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tv   Newsline  WHUT  June 6, 2013 7:30am-8:00am EDT

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families separated during the korean war. the north koreans say they will allow the south korean government to decide the time and place of the meeting. spokespersons for the south unification ministry say they hope the trucks will work toward building trust between the neighbors. the north korean regime hasn't made a provocative statement for nearly a month and has been showing a willingness to engage in dialogue in other nations. japan's cabinet adviser visited the north in mid-may. and a close aide to north korean leader kim jong-un went to china later in the month. now, authorities in pyongyang are trying to sbees overseas investors in an effort to inject some life into their stagnant economy. they passed allah allowing the creation of new commercial economic zones. the state-run news agency says foreign companies and individuals will be able to set up businesses in the zones. it says the law covers ventures in a number of sectors including
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manufacturing, agriculture and tourism. the agency says the north korean government will give investors preferential treatment regarding land use, employment and taxes. it says the law will protect investors' rights and assets. but the agency says it does not apply to existing economic zones such as the one in kaesong. u.s. president barack obama has announced a shake-up of his foreign policy team. the move includes the nomination of susan rice as his new national security adviser. >> am extraordinarily proud to announce my new national security adviser. >> rice is currently ambassador to the united nations, a post she's held since 2009. she's known for her diplomatic skills and was obama's top choice to take over as secretary of state in his second term. but rice wound up withdrawing her name from consideration. republican lawmakers had criticized her handling of an attack in september on the u.s.
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consulate in benghazi, libya. the post of national security adviser does not require senate confirmation. obama described rice as a consummate public servant. he called her a patriot who puts her country first. >> and i look forward to continuing to serve on your national security team, to keep our nation strong and safe. >> obama has picked former harvard professor samantha powers to be the new u.n. ambassador. powers is a human rights advocate. she was a member of the white house national security council until february. well, straight to the markets this hour. and tokyo share prices extending losses, closing at a two-month low. investors had been jittery over market volatility since may 23rd when we saw that 7% loss. the average ended today below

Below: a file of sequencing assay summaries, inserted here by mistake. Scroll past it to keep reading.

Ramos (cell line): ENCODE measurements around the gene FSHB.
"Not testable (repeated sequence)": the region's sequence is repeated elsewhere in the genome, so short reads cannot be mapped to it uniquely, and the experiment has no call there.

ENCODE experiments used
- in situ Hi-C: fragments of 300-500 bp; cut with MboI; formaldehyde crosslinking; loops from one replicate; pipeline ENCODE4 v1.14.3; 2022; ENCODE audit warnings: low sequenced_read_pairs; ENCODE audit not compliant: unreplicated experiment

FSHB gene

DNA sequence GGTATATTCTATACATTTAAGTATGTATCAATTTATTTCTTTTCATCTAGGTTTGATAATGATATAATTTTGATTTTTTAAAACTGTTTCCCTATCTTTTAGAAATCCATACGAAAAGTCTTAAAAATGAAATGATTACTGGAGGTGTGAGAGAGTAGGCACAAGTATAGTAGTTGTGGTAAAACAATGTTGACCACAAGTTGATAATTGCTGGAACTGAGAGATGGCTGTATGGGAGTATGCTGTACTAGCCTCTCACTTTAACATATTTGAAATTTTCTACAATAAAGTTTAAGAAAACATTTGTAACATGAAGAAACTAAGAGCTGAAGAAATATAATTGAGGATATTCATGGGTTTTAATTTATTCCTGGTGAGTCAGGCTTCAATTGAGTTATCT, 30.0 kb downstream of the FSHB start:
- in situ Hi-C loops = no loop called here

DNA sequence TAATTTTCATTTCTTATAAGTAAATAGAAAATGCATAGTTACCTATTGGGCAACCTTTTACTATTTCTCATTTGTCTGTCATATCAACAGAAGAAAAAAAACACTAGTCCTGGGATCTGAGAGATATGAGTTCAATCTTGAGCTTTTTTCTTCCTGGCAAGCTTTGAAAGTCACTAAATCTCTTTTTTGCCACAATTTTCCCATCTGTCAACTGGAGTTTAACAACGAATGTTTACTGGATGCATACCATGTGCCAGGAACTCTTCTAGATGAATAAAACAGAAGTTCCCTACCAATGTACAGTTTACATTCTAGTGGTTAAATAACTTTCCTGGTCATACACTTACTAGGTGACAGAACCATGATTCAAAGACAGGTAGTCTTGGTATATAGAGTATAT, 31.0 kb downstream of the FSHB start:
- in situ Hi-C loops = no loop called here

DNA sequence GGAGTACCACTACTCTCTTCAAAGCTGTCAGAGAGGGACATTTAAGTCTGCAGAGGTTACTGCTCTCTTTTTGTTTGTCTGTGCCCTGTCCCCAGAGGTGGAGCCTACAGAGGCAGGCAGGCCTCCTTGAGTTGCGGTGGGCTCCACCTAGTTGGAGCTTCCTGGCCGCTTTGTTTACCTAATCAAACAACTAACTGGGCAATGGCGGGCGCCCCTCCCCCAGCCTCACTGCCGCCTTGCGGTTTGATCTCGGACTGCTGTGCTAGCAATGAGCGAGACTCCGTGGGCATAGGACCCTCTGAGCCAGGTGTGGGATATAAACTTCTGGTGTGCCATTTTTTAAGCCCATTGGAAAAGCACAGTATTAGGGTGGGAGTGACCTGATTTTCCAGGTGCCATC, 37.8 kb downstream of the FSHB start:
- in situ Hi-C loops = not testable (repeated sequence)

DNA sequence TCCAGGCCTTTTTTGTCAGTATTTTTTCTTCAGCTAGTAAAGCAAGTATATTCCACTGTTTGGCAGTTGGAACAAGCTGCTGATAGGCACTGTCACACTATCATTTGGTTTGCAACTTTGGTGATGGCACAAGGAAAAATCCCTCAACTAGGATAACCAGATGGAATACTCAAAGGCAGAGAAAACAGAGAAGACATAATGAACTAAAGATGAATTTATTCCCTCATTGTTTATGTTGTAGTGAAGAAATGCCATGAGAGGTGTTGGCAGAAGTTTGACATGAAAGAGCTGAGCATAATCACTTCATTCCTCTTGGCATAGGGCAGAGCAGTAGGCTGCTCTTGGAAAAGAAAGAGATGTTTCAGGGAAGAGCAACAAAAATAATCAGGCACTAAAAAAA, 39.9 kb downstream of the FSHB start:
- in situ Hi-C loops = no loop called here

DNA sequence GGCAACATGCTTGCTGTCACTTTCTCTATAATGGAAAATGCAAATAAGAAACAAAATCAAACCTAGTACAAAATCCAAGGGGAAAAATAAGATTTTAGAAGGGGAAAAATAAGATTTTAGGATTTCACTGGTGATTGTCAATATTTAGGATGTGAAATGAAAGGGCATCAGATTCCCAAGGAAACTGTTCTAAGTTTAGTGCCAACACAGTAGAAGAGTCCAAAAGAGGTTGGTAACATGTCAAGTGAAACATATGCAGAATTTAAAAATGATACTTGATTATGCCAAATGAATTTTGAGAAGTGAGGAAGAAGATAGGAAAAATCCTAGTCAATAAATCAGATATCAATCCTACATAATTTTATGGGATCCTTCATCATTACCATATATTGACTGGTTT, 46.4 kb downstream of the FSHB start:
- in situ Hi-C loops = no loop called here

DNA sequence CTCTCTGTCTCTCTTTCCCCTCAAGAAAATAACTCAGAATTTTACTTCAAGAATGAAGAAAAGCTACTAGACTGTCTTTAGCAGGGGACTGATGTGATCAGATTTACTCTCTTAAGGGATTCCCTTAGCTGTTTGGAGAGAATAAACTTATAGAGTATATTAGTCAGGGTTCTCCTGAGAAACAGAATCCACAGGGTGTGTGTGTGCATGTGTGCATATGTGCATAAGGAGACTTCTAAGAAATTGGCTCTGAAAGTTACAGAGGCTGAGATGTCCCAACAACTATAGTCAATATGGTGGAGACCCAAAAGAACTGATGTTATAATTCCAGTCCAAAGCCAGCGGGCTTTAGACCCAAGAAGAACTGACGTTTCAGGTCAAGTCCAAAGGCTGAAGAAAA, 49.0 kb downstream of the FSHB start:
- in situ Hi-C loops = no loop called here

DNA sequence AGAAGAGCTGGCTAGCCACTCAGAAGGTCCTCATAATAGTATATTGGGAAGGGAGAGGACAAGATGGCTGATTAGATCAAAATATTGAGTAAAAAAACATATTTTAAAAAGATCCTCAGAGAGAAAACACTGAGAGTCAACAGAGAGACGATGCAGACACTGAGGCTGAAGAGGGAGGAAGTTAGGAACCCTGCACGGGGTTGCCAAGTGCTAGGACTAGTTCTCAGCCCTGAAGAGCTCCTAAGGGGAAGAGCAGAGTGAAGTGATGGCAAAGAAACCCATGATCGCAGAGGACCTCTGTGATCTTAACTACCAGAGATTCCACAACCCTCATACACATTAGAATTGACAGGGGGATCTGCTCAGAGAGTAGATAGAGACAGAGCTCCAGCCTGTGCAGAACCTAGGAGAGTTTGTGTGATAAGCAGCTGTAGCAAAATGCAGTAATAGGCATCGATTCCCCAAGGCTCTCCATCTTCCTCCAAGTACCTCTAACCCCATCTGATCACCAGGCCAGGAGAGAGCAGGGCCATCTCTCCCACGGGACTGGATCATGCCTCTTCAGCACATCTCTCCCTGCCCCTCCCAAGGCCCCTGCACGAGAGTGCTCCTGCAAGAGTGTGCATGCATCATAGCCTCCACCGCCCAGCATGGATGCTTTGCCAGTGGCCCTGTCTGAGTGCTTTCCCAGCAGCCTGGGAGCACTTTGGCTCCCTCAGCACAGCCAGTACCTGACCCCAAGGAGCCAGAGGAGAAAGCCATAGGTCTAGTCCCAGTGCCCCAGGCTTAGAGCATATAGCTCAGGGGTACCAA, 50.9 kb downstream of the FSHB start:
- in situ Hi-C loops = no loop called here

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the 13,000 mark, the first time that's happened since early april. it was down just about 0.9%, 12,904. the key index did sway between positive and negative territory today. investors sold a broad range of shares toward the close due to the yen's advance and declining stock prices in other asian markets. as we can see here, other asian markets were down pretty much across the board today. this is as investors remained cautious about a possible scaling down of the u.s. fed's quantitative monetary easing. in hong kong, the hang seng index shed more than 1% today. it finished at a one-month low of 21,838. investors sold major issues like property and banks. and that's due to fears that a change in the fed's monetary stimulus could lead to money flowing out from hong kong. the shanghai composite extended its losing streak to six days today. the index fell about 1.25%, 2,242, that's a three-week low. there's caution about the
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chinese economic outlook. many investors are waiting for key economic figures due out on the weekend. the tokyo stock exchange says foreign investors sold the third largest amount on record last week. that's since it began taking data in 1974. officials at the tse say foreign investors sold shares on its first section worth 99.4 billion u.s. dollars. that's between the period of may 27th and 31st. net selling by foreign investors were posted for a second week in a row at $1.3 billion. now, during the same period, domestic individual investors were net buyers of $2.2 billion. market sources say foreign investors have locked in profits, many feeling uncertain about the u.s. monetary policy. meanwhile, domestic investors have bought on dips in anticipation of a return to the bullish trend for the market. japan's leading wine maker